Shortly after the opening in September 2018 of Adda, an Indian restaurant in the Queens neighborhood of Long Island City, NY, chef and partner Chintan Pandya was confronted by a customer of his mother’s age who told him that he owed her an apology because the food was too spicy. for her.
âI said, ‘Ma’am, this is how food is supposed to be. That’s why we served him that way. Unfortunately, I’m not going to apologize to you for something like this, âPandya said.
This conversation stuck with him, as he questioned the client’s nerve. “I said to this lady, ‘Did I ever tell you the food wasn’t going to be spicy? It’s your choice. You walked in here. If you didn’t like it, you should have said as soon as possible. first bite that this is not the place for us, “he said.” Why would people in ethnic restaurants apologize to people for something they believe in? very junk and very bad.
This is how the name of the company he runs with his business partner Roni Mazumdar, Unapologetic Foods, was born.
âOur universe is about the authenticity of Indian cuisine, and that’s what we focus on,â he said.
Pandya himself is originally from Mumbai, India, where he trained at the Oberoi Center of Learning & Development with top chefs from the Oberoi hotel group. He cooked in hotel restaurants in India for eight years, traveling the country and taking notes on the home cooking he encountered.
His career eventually took him out of India to cities ranging from Singapore to Cleveland, ending up in New York at the Indian gourmet restaurant Junoon. Soon he met Mazumdar, and in the spring of 2017, they opened Rahi, serving upscale Indian cuisine in New York’s West Village.
This was followed a year and a half later by Adda, who received a prestigious 2-star review in The New York Times and place the group on the map.
âAdda is literally the food I love to eat,â said Pandya, left.
Because it’s a small space, he said, “nobody bothered me to prepare the menu there, so I put together a menu of what I like to eat.”
This includes vada pao – spicy potatoes in a bun with turmeric and garlic chutney – and Bheja Fry, which is goat’s brain with ginger, red onions, and chili, as well as tandoor-roasted entrees like lamb chops with ginger, garam and garam masala and chick with chili, vinegar and black salt.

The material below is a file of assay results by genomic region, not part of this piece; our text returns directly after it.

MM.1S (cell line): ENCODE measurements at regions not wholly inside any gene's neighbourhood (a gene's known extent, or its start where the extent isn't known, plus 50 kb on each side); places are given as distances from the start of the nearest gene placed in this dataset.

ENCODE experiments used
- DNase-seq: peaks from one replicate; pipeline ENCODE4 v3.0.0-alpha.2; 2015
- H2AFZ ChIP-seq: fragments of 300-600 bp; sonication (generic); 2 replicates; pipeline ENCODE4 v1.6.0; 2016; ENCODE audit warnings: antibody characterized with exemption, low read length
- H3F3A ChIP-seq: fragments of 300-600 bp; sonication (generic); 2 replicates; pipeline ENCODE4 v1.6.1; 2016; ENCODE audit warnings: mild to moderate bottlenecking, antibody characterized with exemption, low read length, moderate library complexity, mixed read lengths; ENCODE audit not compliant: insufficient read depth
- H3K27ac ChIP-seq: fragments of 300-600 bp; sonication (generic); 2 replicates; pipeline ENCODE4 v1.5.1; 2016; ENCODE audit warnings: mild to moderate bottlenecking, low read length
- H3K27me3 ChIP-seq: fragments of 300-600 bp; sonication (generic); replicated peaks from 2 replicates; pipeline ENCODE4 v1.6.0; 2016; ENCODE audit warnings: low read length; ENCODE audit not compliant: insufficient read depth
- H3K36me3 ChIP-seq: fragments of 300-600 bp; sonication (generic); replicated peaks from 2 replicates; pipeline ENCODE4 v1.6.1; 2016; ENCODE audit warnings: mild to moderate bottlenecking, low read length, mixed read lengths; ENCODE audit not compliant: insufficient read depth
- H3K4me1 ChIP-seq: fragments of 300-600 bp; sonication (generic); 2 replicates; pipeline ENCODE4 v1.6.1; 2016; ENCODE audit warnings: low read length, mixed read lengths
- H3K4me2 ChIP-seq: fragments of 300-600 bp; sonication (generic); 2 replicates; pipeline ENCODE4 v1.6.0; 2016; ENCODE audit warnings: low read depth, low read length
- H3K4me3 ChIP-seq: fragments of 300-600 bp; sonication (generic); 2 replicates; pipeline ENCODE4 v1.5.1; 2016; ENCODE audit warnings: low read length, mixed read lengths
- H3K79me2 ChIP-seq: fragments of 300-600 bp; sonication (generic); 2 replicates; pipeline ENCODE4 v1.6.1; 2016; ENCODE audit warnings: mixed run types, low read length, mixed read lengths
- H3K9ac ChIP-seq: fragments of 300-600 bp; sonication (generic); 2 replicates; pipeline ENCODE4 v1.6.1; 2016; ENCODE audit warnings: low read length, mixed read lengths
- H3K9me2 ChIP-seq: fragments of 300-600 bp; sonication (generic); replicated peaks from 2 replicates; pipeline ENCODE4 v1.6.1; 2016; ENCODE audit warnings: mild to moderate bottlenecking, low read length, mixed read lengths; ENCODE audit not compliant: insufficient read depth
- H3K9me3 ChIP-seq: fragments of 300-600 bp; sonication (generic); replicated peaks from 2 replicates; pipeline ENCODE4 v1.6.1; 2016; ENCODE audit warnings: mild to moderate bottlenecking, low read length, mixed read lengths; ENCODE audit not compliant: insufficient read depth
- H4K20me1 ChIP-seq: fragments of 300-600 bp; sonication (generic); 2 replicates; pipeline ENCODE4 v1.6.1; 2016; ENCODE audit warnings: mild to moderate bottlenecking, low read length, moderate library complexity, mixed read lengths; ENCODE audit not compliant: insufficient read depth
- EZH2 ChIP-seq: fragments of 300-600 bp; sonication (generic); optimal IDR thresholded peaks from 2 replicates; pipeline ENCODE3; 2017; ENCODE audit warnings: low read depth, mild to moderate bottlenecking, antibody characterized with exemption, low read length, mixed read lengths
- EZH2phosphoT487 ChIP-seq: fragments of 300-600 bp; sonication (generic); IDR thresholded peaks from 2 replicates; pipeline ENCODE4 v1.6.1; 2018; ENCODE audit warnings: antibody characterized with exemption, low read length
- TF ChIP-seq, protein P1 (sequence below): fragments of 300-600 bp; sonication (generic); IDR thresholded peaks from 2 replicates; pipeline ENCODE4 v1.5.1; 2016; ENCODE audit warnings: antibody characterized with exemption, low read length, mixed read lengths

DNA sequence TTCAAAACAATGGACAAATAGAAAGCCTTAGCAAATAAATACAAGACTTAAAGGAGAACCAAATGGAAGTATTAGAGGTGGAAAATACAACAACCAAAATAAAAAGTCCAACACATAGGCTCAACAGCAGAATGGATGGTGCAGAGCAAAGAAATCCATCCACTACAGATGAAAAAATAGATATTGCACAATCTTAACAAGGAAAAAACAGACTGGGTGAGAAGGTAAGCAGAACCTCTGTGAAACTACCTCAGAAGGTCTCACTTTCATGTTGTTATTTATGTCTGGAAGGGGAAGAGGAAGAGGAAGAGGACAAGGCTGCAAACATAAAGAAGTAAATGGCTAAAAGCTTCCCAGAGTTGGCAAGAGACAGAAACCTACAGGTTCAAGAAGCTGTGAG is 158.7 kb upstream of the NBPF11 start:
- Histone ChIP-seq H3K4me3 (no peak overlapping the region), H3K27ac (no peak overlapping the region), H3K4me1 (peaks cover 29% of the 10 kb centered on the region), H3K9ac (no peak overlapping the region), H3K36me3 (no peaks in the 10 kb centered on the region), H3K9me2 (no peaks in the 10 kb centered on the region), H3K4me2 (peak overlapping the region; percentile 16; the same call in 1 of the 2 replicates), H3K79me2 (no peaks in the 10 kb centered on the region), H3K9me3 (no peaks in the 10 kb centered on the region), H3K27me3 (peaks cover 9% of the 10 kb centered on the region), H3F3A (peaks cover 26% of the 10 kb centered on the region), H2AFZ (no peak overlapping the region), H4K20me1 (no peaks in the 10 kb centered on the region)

âIt’s just irresistible food,â Pandya said. âWe didn’t expect him to get the accolades he received. We made a very honest product, and it just worked.
With the onset of the pandemic came Biryani Bol, a virtual concept whose name is derived from “Halla Bol!” a rallying cry from Indian protesters which means “raise your voice!” He sells the Lucknow style of the biryani compound rice dish in an earthenware pot to take out only from the kitchens of Rahi and Adda.
âIt’s going well, and just word of mouth,â Pandya said. “Today someone placed an order for about $ 300.”
Then came Dhamaka, which opened on New York’s Lower East Side in February after a year of delay. The restaurant’s name means “explosion” in Hindi, and it features the home cooking that Pandya discovered on her travels across the country.
âEven if you go to India, you won’t find this kind of food on the menu,â he said.
Customers can get Goat Belly Skewers, Roasted Whole Rabbit with Garlic and Cloves, and Baby Shark with Turmeric, Ginger, and Tomatoes, as well as the biryani that Pandya is proud of.
The awards keep coming in, and Pandya and Mazumdar have three restaurants that are slated to open by the end of the year: Rowdy Rooster, which will be their interpretation of Indian fried chicken, something that Pandya says doesn’t exist. in India ; Kebabwala, offering high quality take-out kebabs at a reasonable price; then a Brooklyn location of Masalawala, which Mazumdar opened in Manhattan with his father in 2011. The new version will feature this restaurant’s favorites, showcasing food from Mazumdar’s hometown, Kolkata, as well as regional Indian cuisine. by Pandya.
The chef said he’s unsure if his restaurants will be successful outside of New York City.
“New Yorkers aren’t the ones who want gaudy and glamorous things, âhe said. âThey want real, honest food and something they can relate to.
âIf you’re bad they’ll never come back for sure,â he added, âbut if your food is good and honest, they’ll come back again and again and they’ll support you.â
Contact Bret Thorn at [emailÂ protected]
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